Dillon et al v. Chase Home Finance, LLC et al, No. 4:2012cv00817 - Document 19 (E.D. Mo. 2014)

Court Description: OPINION MEMORANDUM AND ORDER IT IS HEREBY ORDERED that Defendants Millsap & Singer, P.C., Millsap & Singer, Law Firm, LLC and Millsap & Singer, LLCs Motion to Dismiss Counts I, II and IV of the Petitioners complaint for Failure to State a Claim, [Doc. No. 6], is GRANTED. 6 Signed by District Judge Henry E. Autrey on 2/5/14. (CLA)
Download PDF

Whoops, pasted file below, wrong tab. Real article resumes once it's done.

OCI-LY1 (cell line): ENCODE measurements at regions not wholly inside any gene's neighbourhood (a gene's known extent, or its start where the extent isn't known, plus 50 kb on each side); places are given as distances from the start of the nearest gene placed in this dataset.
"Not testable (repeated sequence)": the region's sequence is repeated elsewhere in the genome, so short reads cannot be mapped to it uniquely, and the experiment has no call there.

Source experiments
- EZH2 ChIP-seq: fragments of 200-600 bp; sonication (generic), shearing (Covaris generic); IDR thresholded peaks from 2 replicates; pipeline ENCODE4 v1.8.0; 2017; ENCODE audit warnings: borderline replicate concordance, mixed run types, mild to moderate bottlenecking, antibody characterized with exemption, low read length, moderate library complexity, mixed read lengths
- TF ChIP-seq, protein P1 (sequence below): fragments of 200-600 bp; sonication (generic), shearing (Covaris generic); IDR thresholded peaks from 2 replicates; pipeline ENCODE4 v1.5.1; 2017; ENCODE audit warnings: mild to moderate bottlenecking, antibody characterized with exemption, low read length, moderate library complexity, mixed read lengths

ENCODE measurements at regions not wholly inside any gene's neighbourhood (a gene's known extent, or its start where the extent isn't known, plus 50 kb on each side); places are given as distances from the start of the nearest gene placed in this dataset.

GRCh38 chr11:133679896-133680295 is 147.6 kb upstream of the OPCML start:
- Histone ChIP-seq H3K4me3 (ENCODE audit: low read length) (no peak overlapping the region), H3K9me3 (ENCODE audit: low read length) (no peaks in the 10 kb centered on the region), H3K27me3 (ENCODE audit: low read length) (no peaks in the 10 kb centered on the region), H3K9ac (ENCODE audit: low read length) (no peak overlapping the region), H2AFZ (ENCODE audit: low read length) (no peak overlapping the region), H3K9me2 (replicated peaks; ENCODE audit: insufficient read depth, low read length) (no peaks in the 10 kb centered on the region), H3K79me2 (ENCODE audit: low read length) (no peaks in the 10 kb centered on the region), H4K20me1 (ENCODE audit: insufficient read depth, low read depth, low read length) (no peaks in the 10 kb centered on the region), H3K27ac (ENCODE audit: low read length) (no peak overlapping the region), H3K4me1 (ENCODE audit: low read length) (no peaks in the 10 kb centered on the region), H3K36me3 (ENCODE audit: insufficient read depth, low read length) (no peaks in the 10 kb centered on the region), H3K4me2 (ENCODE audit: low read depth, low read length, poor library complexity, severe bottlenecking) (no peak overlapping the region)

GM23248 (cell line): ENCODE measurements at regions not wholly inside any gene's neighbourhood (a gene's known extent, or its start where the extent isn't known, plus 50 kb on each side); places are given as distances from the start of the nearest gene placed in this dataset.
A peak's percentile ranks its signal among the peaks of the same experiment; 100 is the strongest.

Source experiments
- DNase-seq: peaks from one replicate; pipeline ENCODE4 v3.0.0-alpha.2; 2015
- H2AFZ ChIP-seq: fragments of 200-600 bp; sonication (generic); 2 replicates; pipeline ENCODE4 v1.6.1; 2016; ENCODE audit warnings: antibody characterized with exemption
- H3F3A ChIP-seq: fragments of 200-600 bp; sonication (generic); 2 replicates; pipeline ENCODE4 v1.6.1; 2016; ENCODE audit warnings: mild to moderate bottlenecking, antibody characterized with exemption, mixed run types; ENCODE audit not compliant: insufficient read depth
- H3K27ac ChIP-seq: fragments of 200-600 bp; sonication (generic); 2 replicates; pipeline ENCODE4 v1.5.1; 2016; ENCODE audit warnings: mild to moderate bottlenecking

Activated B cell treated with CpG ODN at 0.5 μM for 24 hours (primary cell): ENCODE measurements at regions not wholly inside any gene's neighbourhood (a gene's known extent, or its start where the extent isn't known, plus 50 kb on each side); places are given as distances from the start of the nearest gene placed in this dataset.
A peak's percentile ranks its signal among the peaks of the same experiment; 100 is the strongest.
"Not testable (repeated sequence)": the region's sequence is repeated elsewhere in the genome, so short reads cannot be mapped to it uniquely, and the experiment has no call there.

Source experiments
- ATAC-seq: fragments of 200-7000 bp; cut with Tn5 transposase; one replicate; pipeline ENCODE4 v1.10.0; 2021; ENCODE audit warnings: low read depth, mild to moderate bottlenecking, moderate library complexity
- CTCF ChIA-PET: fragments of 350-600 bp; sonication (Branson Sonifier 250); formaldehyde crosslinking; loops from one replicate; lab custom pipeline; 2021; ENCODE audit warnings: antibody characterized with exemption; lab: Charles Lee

UNITED STATES DISTRICT COURT EASTERN DISTRICT OF MISSOURI EASTERN DIVISION STEPHEN and CYNTHIA DILLON, ) ) Plaintiffs, ) ) vs. ) ) CHASE HOME FINANCE, LLC, et al., ) ) Defendants. ) Case No. 4:12CV817 HEA OPINION, MEMORANDUM AND ORDER This matter is before the Court on Defendants Millsap & Singer, P.C., Millsap & Singer, Law Firm, LLC and Millsap & Singer, LLC s (the Millsap Defendants) Motion to Dismiss Counts I, II and IV of the Petitioner s complaint for Failure to State a Claim, [Doc. No. 6]. Plaintiff has responded to the motion, and Defendant has filed a reply. For the reasons set forth below, the Motion is granted. Standard for Motion to Dismiss When ruling on a Federal Rule of Civil Procedure 12(b)(6) motion to dismiss for failure to state a claim, the Court must take as true the alleged facts and determine whether they are sufficient to raise more than a speculative right to relief. Bell Atl. Corp. v. Twombly, 550 U.S. 544, 555-56 (2007). The Court does not, however, accept as true any allegation that is a legal conclusion. Ashcroft v. Iqbal, 129 S.Ct. 1937, 1949-50 (2009). The complaint must have a short and plain statement of the claim showing that the [plaintiff] is entitled to relief, in order to give the defendant fair notice of what the . . . claim is and the grounds upon which it rests. Twombly, 550 U.S. at 555 (quoting Fed.R.Civ.P. 8(a)(2)) and then Conley v. Gibson, 355 U.S. 41, 47 (1957), abrogated by Twombly, supra); see also Gregory v. Dillard s Inc., 565 F.3d 464, 473 (8th Cir.) (en banc), cert. denied, 130 S.Ct. 628 (2009). While detailed factual allegations are not necessary, a complaint that contains labels and conclusions, and a formulaic recitation of the elements of a cause of action is not sufficient. Twombly, 550 U.S. at 555; accord Iqbal, 129 S.Ct. at 1949. The complaint must set forth enough facts to state a claim to relief that is plausible on its face. Twombly, 550 U.S. at 570; accord Iqbal, 129 S.Ct. at 1949; Braden v. Wal-Mart Stores, Inc., 588 F.3d 585, 594 (8th Cir. 2009). A claim has facial plausibility when the plaintiff pleads factual content that allows the court to draw the reasonable inference that the defendant is liable for the misconduct alleged. Iqbal, 129 S.Ct. at 1949. If the claims are only conceivable, not plausible, the complaint must be dismissed. Twombly, 550 U.S. at 570; accord Iqbal, 129 S.Ct. at 1950. In considering a motion to dismiss under Fed. R. Civ. P. 12(b)(6), the complaint should be read as -2- a whole, not parsed piece by piece to determine whether each allegation, in isolation, is plausible. Braden, 588 F.3d at 594. The issue in considering such a motion is not whether the plaintiff will ultimately prevail, but whether the plaintiff is entitled to present evidence in support of the claim. See Neitzke v. Williams, 490 U.S. 319, 327 (1989). To survive a motion to dismiss, a complaint must contain sufficient factual matter, accepted as true, to state a claim to relief that is plausible on its face. Ashcroft v. Iqbal, --- U.S. ----, 129 S.Ct. 1937, 1949, 173 L.Ed.2d 868 (2009) (quoting Bell Atl. Corp. v. Twombly, 550 U.S. 544, 570, 127 S.Ct. 1955, 167 L.Ed.2d 929 (2007)). Thus, although a complaint need not include detailed factual allegations, a plaintiff's obligation to provide the grounds of his entitlement to relief requires more than labels and conclusions, and a formulaic recitation of the elements of a cause of action will not do. C.N. v. Willmar Pub. Sch., Indep. Sch. Dist. No. 347, 591 F.3d 624, 629-30 (8th Cir.2010) (quoting Twombly, 550 U.S. at 555). Facts and Background1 Defendants move to dismiss this action on the grounds that Plaintiff s Complaint fails to allege sufficient allegations against these defendants to satisfy 1 This recitation of facts is taken from Plaintiff s Complaint for the purposes of this motion only. It in no way relieves the parties of the necessary proof thereof in later proceedings. -3- the Twombly and Iqbal standards. Plaintiffs brought this action against the Millsap Defendants and Chase Home Finance, LLC for declaratory judgment, alleging violations of the Fair Debt Collections Practices Act and for Injunctive Relief seeking to enjoin a foreclosure action on their home by Defendant Chase as alleged holder of the note the security for which was a deed of trust and the Millsap & Singer as trustee. Plaintiffs allege there is no deed of trust in favor of Defendant Chase because of a recorded Assignment of Deed of Trust to JPMC, and Millsap & Singer is not the proper Trustee for the Deed of Trust. Discussion When ruling on a Federal Rule of Civil Procedure 12(b)(6) motion to dismiss for failure to state a claim, the Court may consider matters of public record, and the consideration of those matters does not convert the motion into one for summary judgment. Porous Media Corp. V. Pall Corp, 186 F.3d 1077, 1079 (8th Cir. 1999). Plaintiff action is premised on the fact that Chase has no interest in the Deed of Trust at issue and Millsap &Singer are not successor-trustee of the Deed of Trust. The public record belies Plaintiffs position. On February 23, 2006, Plaintiffs executed the Deed of Trust which listed -4- Accredited as the lender and naming MERS as beneficiary of the Deed of Trust as nominee for Accredited as well as its successor and assigns. The Deed of Trust was recorded in the Lincoln County Recorder s Office, State of Missouri on March 6, 2006 at Book 1835, Page 109. Plaintiffs allege that after they executed the Note and Deed of Trust, they were assigned to JPMC, by the Allonge attached to the Note. ON July 10, 2010, MERS assigned and set over its beneficiary interest in the Deed of Trust to JPMC. This Assignment of Deed of Trust was recorded in the Lincoln County Recorder s Office, State of Missouri on September 6, 2011 at Book 2209, Page 222. On September 21, 2010, JPMC, pursuant to Paragraph 24 of the Deed of Trust, which allows for the appointment of successor-trustees at its discretion, appointed Millsap & Singer, P.C. as Successor-Trustee to the Deed of Trust. The Appointment of Successor-Trustee is recorded in the Lincoln County Recorder s Office, State of Missouri on September 6, 2011 at Book 2209, Page 224. In the face of the above public record, Plaintiffs argue that Chase has no Deed of Trust, or any security interest in their home. As support for this bold statement, Plaintiffs claim that there is a split: the Current Note is held by Defendant Chase and the purported Deed of Trust is held by JPMC Specialty -5- Mortgage, LLC, separate entities. Defendant s delineation of the event clearly show that JPMC Specialty Mortgage, LLC, whose sole member is JPMorgan Chase Bank, N.A. Holds the Note and the Deed of Trust. Plaintiffs executed the Note and Deed of Trust in favor of Accredited and MERS, as beneficiary of the Deed of Trust as nominee for Accredited as well as its successor and assigns. The Note was later assigned by Accredited to JPMC by an Allonge attached to the note. MERS, by way of Assignment of the Deed of Trust, assigned and set over its beneficial interest in the Deed of Trust to JPMC. JPMC appointed Millsap & Singer successor-trustee of the Deed of Trust. JPMC is the party attempting foreclosure Plaintiffs argue there has been a split of the Note and Deed of Trust. To the contrary. The MERS Assignment merely assigns the beneficial interest in the Deed of Trust to JPMC, it does not attempt to assign the Note to JPMC, as was the case in Bellistri v. Ocwen Loan Servicing, LLC, 284 S.W.3d 619 (MO.App. 2009), the case upon which Plaintiffs rely. This assignment was proper and valid. Likewise, the assignment of the Note was assigned by Accredited to JPMC. Whether there is a valid Deed of Trust is determined under Missouri law. Butner v. United States, 440 U.S. 48, 55 (1979). Under Missouri law, a valid Deed of Trust exists in the instant case. -6- The issues in this case were discussed in In re Tucker, 441 B.R. 638 (Bankr. W.D. Mo 2010). The Tucker Court held that, under Missouri law, one who holds rights under a deed of trust may appoint an agent to exercise some or all of those rights on its behalf. Id. at 645. All that is required is a manifestation of the parties' assent that the agent will act on behalf of the principal and subject to his control. An agency relationship arises where, as here, one party is specifically authorized to act on behalf of another in dealings with third persons. Id. (Footnotes omitted). The same holds true here. The grantee of the beneficial interest in the Deed of Trust was MERS, solely as nominee for Accredited and its successor and assigns. MERS then assigned same to JPMC. The note and the Deed of Trust were not split. Therefore, the Note s current holder, JPMC can enforce the Note and Deed of Trust. With respect to Plaintiff s Fair Debt Collection Practices Act claim, the Court agrees with Defendant that the Act does not apply. Millsap & Singer, although a law firm, is acting as a trustee under a Deed of Trust, and is not, therefore acting as a debt collector. The plain language of the FDCPA supports the . . .conclusion that foreclosing on a security interest is not debt collection activity for purposes of § -7- 1692g. See id. § 1692a(6). Indeed, the statute specifically says that a person in the business of enforcing security interests is a debt collector for the purposes of § 1692f(6), which reasonably suggests that such a person is not a debt collector for purposes of the other sections of the Act. Warren v. Countrywide Home Loans, Inc., 342 F.App x 458, 460 (11th Cir. 2009). The other sections of the Act are at issue, and therefore, the actions taken in attempting to enforce the security interest are not subject to the FDCPA. Moreover, Courts addressing the issue of whether a law firm that serves as a trustee or represents a mortgagee in an non-judicial foreclosure is a debt collector, have resoundingly determined that the answer is no. See, e.g., Fouche v. Shapiro & Massey, LLP, 575 F.Supp.2d 776, 781 (S.D. Miss. 2008). Conclusion Considering the above analysis, Plaintiffs Complaint fails to set forth sufficient allegations to state a claim against the Millsap Defendants. The Court, therefore, concludes that the Motion is well taken. Accordingly, IT IS HEREBY ORDERED that Defendants Millsap & Singer, P.C., Millsap & Singer, Law Firm, LLC and Millsap & Singer, LLC s Motion to Dismiss Counts I, II and IV of the Petitioner s complaint for Failure to State a -8- Claim, [Doc. No. 6], is GRANTED. Dated this 4th day of February, 2014. _______________________________ HENRY EDWARD AUTREY UNITED STATES DISTRICT JUDGE -9-